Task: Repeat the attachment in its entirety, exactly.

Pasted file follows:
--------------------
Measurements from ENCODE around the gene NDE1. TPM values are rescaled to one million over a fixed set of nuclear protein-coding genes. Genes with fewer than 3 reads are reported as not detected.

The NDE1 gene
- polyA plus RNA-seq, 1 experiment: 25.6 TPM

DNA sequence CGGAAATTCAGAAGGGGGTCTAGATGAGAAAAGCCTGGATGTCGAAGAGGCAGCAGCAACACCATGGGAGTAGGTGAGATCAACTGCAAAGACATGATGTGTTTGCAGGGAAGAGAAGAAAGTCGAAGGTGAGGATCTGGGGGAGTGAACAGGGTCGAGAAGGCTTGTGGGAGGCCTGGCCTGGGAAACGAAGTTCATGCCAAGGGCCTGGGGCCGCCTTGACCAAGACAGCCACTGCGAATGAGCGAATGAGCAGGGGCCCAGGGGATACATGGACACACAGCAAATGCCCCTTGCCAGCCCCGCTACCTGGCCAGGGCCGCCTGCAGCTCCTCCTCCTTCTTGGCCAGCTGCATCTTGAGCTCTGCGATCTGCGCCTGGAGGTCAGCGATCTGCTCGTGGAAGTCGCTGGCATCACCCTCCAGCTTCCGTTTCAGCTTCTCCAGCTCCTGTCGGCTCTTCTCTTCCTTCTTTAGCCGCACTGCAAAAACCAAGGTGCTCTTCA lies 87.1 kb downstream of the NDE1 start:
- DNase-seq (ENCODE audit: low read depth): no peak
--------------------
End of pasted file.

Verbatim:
Measurements from ENCODE around the gene NDE1. TPM values are rescaled to one million over a fixed set of nuclear protein-coding genes. Genes with fewer than 3 reads are reported as not detected.

The NDE1 gene
- polyA plus RNA-seq, 1 experiment: 25.6 TPM

DNA sequence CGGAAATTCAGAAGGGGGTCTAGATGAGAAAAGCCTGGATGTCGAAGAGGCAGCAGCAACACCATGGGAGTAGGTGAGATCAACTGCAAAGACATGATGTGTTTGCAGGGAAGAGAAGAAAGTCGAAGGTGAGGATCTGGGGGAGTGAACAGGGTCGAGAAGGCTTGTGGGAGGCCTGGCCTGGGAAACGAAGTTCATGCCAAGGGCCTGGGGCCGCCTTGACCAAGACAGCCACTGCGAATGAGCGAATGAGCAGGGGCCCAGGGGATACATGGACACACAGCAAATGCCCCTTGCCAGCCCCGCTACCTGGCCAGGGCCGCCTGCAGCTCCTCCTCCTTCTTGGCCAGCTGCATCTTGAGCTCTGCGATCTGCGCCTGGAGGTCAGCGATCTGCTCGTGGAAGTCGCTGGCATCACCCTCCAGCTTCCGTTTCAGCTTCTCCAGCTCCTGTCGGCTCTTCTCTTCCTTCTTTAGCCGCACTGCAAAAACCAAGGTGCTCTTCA lies 87.1 kb downstream of the NDE1 start:
- DNase-seq (ENCODE audit: low read depth): no peak